Police had on Wednesday negotiated with 3,000 rock-drillers gathered on a hillside above the mine. It was not clear which union they belonged to. But they were angry Lonmin had agreed to increase the salaries of a group of rock-drillers despite the existence of a bargaining agreement with a year to run. Amcu had allegedly let it be known it would do more than the NUM to achieve a similar three-fold pay rise for anyone that joined it. Wednesday's talks – to which Lonmin did not send a representative – ended with the police demanding the miners disarm within 24 hours. Early on Wednesday, a senior police officer was reported as saying ''this is D-Day, unfortunately''.

As night fell yesterday, several hundred men had again gathered near the rocky outcrop where the battle took place on Thursday. A police helicopter was circling overhead. According to some reports, the men had earlier held a meeting and resolved to return and confront the police. But they had been kept at bay by razor wire.

Nearby, a dozen of the women from the hospital had gathered again. "The men are showing the police that they are not afraid of them and that they don't have respect for them anymore," said Mrs Mohlomi.

Start your day with The Independent, sign up for daily news emails
The two faces revealed by the ultraviolet light
newsScholars left shaken after shining ultraviolet light on 500-year-old Welsh manuscript
Rosamund Pike played Bond girld Miranda Frost, who died in Die Another Day (PA)
Arts and Entertainment
newsHow do you get your party leader to embrace a message and then stick to it? With people like this
Have you tried new the Independent Digital Edition apps?
ebooksA special investigation by Andy McSmith
  • Get to the point
Latest stories from i100
Have you tried new the Independent Digital Edition apps?
Independent Dating

By clicking 'Search' you
are agreeing to our
Terms of Use.

iJobs Job Widget
iJobs General

Recruitment Genius: In House Counsel - Contracts

Negotiable: Recruitment Genius: This leading supplier of compliance software a...

Recruitment Genius: Associate System Engineer

£24000 - £30000 per annum: Recruitment Genius: The Associate System Engineer r...

Recruitment Genius: Executive Assistant

Negotiable: Recruitment Genius: An Executive Assistant is required to join a l...

Ashdown Group: Marketing Manager - B2B, Corporate - City, London

£45000 - £50000 per annum + benefits : Ashdown Group: A highly successful, glo...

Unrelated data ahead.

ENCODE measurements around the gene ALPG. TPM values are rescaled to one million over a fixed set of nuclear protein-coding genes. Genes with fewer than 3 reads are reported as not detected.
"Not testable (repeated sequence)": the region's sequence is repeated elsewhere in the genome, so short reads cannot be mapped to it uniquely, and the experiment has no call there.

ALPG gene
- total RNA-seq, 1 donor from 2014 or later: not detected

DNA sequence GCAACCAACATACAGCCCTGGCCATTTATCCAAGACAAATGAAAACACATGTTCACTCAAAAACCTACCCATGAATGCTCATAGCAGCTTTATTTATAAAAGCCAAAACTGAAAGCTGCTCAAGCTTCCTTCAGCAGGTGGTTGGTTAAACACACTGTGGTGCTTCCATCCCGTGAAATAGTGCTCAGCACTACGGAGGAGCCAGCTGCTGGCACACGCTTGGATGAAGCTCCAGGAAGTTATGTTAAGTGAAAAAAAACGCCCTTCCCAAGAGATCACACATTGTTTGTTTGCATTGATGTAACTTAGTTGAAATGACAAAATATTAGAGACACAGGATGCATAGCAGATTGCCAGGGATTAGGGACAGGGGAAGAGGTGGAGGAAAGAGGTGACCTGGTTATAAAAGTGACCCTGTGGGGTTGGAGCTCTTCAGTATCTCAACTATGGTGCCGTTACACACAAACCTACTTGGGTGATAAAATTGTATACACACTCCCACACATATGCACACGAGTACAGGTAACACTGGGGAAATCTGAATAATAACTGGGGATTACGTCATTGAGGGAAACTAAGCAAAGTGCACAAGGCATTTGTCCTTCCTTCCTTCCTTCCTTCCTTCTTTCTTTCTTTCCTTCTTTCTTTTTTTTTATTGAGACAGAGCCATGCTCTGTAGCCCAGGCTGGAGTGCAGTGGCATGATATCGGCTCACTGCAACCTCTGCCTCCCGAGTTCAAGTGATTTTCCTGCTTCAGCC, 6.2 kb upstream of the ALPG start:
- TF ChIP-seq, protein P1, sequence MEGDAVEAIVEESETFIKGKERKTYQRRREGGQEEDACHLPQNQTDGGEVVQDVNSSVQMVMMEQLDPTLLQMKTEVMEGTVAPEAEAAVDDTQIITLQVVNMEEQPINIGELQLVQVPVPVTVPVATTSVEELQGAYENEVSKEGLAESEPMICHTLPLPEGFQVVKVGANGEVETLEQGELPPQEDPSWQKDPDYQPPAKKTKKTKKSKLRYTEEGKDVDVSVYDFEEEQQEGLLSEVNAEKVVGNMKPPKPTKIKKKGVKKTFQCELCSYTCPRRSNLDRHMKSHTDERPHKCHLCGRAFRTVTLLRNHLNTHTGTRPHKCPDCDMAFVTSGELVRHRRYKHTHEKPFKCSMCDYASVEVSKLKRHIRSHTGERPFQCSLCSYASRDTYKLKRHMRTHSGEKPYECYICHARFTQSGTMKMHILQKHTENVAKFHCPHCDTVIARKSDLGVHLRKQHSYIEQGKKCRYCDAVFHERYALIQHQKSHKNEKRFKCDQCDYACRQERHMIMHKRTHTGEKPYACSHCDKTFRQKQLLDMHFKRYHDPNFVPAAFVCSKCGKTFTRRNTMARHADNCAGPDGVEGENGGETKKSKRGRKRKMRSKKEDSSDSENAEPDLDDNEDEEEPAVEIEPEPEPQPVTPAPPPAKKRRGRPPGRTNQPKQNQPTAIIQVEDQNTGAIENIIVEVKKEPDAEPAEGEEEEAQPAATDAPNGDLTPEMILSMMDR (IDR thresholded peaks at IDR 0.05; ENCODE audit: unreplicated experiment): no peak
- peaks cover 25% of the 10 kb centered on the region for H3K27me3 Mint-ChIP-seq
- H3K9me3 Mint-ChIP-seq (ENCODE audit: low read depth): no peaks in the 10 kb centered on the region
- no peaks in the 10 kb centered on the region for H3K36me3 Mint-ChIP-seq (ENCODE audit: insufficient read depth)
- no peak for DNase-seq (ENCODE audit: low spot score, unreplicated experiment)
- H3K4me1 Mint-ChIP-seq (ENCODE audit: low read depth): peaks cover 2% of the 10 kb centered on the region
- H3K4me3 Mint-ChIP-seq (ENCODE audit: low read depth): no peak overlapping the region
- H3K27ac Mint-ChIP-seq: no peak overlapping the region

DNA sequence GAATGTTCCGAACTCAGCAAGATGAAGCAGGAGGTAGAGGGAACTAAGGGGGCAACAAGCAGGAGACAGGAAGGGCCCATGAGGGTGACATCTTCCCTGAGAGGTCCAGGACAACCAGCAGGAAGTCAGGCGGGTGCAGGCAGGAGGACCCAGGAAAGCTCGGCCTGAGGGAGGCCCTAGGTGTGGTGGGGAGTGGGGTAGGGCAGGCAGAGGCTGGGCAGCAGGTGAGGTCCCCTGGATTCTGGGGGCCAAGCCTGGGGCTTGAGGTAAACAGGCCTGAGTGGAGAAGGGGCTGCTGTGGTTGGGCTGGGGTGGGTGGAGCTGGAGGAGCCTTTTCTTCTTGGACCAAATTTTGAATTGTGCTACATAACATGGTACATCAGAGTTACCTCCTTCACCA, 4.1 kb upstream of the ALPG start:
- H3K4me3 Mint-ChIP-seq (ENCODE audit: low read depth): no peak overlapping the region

Day In a Page

General Election 2015: The masterminds behind the scenes

The masterminds behind the election

How do you get your party leader to embrace a message and then stick to it? By employing these people
Machine Gun America: The amusement park where teenagers go to shoot a huge range of automatic weapons

Machine Gun America

The amusement park where teenagers go to shoot a huge range of automatic weapons
The ethics of pet food: Why are we are so selective in how we show animals our love?

The ethics of pet food

Why are we are so selective in how we show animals our love?
How Tansy Davies turned 9/11 into her opera 'Between Worlds'

How a composer turned 9/11 into her opera 'Between Worlds'

Tansy Davies makes her operatic debut with a work about the attack on the Twin Towers. Despite the topic, she says it is a life-affirming piece
11 best bedside tables

11 best bedside tables

It could be the first thing you see in the morning, so make it work for you. We find night stands, tables and cabinets to wake up to
Italy vs England player ratings: Did Andros Townsend's goal see him beat Harry Kane and Wayne Rooney to top marks?

Italy vs England player ratings

Did Townsend's goal see him beat Kane and Rooney to top marks?
Danny Higginbotham: An underdog's tale of making the most of it

An underdog's tale of making the most of it

Danny Higginbotham on being let go by Manchester United, annoying Gordon Strachan, utilising his talents to the full at Stoke and plunging into the world of analysis
Audley Harrison's abusers forget the debt he's due, but Errol Christie will always remember what he owes the police

Steve Bunce: Inside Boxing

Audley Harrison's abusers forget the debt he's due, but Errol Christie will always remember what he owes the police
No postcode? No vote

Floating voters

How living on a houseboat meant I didn't officially 'exist'
Louis Theroux's affable Englishman routine begins to wear thin

By Reason of Insanity

Louis Theroux's affable Englishman routine begins to wear thin
Power dressing is back – but no shoulderpads!

Power dressing is back

But banish all thoughts of Eighties shoulderpads
Spanish stone-age cave paintings 'under threat' after being re-opened to the public

Spanish stone-age cave paintings in Altamira 'under threat'

Caves were re-opened to the public
'I was the bookies’ favourite to be first to leave the Cabinet'

Vince Cable interview

'I was the bookies’ favourite to be first to leave the Cabinet'
Election 2015: How many of the Government's coalition agreement promises have been kept?

Promises, promises

But how many coalition agreement pledges have been kept?
The Gaza fisherman who built his own reef - and was shot dead there by an Israeli gunboat

The death of a Gaza fisherman

He built his own reef, and was fatally shot there by an Israeli gunboat